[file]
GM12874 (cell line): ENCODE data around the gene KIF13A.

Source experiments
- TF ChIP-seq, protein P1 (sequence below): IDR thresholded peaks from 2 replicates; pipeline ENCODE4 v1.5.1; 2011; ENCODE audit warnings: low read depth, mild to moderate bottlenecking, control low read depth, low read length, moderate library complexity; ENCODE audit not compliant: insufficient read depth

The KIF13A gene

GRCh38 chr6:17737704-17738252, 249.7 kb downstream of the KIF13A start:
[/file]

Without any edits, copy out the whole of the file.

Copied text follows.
GM12874 (cell line): ENCODE data around the gene KIF13A.

Source experiments
- TF ChIP-seq, protein P1 (sequence below): IDR thresholded peaks from 2 replicates; pipeline ENCODE4 v1.5.1; 2011; ENCODE audit warnings: low read depth, mild to moderate bottlenecking, control low read depth, low read length, moderate library complexity; ENCODE audit not compliant: insufficient read depth

The KIF13A gene

GRCh38 chr6:17737704-17738252, 249.7 kb downstream of the KIF13A start: